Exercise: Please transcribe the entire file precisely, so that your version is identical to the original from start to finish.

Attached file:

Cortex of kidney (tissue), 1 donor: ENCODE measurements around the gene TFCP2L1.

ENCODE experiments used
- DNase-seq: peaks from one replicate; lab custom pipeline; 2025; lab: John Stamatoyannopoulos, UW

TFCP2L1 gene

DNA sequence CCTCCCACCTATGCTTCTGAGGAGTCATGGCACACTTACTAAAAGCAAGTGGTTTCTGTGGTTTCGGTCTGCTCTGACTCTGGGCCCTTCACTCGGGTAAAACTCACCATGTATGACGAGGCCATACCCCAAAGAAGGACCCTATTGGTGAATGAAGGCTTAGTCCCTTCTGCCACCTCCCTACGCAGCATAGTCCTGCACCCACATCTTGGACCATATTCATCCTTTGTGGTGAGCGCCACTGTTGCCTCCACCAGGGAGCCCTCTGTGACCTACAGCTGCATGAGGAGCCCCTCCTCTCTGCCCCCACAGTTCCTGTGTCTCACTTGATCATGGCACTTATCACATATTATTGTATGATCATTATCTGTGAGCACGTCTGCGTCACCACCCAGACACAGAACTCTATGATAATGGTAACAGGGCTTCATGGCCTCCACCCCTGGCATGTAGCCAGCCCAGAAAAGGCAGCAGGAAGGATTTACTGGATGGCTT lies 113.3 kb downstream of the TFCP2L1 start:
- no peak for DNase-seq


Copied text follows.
Cortex of kidney (tissue), 1 donor: ENCODE measurements around the gene TFCP2L1.

ENCODE experiments used
- DNase-seq: peaks from one replicate; lab custom pipeline; 2025; lab: John Stamatoyannopoulos, UW

TFCP2L1 gene

DNA sequence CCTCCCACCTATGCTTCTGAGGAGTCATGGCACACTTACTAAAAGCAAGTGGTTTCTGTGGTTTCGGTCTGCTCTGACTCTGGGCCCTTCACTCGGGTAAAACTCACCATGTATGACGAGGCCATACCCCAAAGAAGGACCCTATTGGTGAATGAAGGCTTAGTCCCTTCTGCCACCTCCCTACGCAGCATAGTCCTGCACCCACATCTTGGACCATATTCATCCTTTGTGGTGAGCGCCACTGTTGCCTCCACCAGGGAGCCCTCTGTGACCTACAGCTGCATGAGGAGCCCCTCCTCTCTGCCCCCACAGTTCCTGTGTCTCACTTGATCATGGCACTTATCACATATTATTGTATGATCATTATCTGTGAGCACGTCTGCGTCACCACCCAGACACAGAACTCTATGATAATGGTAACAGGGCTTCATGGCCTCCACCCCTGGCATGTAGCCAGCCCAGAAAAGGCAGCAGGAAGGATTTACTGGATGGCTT lies 113.3 kb downstream of the TFCP2L1 start:
- no peak for DNase-seq